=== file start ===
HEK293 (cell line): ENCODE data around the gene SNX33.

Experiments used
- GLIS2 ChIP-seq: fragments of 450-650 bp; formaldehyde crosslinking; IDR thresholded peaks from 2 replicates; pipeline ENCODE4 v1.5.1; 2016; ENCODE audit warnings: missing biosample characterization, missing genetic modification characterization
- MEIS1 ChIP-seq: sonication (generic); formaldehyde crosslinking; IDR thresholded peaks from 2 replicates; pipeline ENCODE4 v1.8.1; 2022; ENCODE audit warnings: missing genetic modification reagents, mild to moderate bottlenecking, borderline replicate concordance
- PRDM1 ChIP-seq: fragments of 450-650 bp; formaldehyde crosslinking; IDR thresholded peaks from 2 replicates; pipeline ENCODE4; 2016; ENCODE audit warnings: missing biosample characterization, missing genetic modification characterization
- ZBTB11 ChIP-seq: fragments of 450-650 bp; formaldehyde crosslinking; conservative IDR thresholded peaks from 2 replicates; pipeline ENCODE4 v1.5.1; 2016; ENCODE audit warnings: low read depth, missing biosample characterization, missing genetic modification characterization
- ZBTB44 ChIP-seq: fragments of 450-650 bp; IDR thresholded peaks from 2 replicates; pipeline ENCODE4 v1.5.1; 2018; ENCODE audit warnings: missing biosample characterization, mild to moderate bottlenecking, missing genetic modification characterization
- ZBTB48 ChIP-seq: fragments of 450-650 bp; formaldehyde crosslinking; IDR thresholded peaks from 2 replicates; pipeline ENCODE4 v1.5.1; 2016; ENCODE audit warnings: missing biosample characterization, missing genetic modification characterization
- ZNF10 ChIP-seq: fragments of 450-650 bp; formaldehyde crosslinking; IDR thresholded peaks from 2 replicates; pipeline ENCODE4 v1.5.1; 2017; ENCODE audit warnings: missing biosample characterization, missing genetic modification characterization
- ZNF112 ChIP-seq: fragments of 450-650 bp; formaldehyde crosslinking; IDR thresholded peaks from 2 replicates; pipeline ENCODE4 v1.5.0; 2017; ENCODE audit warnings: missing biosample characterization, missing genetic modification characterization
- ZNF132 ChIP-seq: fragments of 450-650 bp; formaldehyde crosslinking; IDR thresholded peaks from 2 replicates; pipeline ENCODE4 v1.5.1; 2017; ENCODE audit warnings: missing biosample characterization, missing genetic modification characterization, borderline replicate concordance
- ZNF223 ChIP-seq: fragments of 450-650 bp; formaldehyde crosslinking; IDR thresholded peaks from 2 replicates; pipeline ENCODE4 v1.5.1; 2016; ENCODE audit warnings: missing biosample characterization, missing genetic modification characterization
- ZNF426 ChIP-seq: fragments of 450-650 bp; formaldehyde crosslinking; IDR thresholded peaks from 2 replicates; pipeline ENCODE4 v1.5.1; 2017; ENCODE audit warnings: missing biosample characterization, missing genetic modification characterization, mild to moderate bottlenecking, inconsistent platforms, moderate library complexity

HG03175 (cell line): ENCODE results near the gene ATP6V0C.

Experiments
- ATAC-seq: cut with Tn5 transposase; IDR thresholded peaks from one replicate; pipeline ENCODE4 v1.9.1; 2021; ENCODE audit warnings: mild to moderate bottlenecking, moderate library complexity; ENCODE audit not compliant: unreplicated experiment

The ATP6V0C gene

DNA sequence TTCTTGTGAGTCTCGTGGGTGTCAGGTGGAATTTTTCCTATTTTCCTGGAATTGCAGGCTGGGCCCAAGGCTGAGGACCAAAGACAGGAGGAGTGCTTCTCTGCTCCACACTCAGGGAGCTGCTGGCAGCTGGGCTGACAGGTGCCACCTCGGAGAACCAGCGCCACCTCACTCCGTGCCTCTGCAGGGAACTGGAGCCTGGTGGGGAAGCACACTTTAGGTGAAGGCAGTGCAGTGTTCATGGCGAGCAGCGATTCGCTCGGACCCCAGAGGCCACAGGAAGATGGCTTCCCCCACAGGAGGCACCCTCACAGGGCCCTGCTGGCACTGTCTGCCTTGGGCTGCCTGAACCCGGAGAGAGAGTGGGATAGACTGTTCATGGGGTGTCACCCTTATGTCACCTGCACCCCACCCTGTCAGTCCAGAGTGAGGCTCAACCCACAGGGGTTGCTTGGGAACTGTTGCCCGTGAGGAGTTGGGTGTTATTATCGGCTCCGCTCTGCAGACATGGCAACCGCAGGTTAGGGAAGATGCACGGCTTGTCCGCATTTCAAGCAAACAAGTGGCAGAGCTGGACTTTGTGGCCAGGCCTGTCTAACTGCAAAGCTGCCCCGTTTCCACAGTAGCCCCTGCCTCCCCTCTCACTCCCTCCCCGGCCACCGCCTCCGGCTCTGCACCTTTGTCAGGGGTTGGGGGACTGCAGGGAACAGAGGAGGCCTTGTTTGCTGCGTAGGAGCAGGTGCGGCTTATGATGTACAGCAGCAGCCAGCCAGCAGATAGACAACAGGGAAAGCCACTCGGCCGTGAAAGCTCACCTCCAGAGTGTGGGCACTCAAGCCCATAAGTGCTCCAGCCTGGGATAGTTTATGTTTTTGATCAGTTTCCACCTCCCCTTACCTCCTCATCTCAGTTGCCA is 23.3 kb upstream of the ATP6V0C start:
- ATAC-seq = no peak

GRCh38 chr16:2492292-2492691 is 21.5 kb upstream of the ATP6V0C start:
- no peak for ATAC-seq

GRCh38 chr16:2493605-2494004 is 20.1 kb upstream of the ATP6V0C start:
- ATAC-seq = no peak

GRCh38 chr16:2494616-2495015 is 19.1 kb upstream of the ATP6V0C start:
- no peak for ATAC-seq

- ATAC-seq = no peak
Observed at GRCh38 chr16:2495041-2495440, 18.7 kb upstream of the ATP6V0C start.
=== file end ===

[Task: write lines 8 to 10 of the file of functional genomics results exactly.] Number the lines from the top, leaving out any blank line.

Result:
- ZBTB48 ChIP-seq: fragments of 450-650 bp; formaldehyde crosslinking; IDR thresholded peaks from 2 replicates; pipeline ENCODE4 v1.5.1; 2016; ENCODE audit warnings: missing biosample characterization, missing genetic modification characterization
- ZNF10 ChIP-seq: fragments of 450-650 bp; formaldehyde crosslinking; IDR thresholded peaks from 2 replicates; pipeline ENCODE4 v1.5.1; 2017; ENCODE audit warnings: missing biosample characterization, missing genetic modification characterization
- ZNF112 ChIP-seq: fragments of 450-650 bp; formaldehyde crosslinking; IDR thresholded peaks from 2 replicates; pipeline ENCODE4 v1.5.0; 2017; ENCODE audit warnings: missing biosample characterization, missing genetic modification characterization